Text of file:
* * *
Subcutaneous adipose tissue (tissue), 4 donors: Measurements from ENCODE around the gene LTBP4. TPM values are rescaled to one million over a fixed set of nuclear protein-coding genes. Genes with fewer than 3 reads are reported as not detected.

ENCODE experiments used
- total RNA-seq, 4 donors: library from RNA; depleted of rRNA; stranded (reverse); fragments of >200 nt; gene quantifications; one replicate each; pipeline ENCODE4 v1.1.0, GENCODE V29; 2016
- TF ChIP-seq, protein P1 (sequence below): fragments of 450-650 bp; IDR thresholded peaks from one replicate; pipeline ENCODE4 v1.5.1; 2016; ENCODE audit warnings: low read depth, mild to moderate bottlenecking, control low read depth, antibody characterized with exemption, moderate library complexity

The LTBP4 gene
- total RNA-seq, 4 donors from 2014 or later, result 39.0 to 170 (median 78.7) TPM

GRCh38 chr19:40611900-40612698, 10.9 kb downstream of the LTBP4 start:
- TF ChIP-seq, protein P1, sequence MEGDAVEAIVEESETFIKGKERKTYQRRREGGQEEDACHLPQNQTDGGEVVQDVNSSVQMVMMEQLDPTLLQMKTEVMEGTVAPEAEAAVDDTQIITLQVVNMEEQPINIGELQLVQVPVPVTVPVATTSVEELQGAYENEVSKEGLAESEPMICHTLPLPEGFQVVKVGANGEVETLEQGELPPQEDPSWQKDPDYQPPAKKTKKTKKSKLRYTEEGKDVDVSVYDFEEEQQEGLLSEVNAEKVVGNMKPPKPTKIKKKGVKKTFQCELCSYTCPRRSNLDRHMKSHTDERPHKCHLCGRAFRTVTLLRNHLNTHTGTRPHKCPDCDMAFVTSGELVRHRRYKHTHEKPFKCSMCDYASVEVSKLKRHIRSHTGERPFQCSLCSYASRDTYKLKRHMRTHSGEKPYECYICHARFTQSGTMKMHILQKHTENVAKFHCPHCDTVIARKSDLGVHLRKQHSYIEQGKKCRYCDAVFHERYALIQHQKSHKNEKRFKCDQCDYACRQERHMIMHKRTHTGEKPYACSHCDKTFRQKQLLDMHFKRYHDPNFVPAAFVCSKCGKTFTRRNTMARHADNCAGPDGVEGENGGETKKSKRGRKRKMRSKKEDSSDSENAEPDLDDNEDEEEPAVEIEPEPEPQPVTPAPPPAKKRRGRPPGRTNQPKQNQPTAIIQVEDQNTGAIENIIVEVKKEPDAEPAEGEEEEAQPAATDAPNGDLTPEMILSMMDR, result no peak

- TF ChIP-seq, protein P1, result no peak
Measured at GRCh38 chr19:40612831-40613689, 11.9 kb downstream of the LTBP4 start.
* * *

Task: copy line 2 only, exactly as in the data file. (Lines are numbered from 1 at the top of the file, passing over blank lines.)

ENCODE experiments used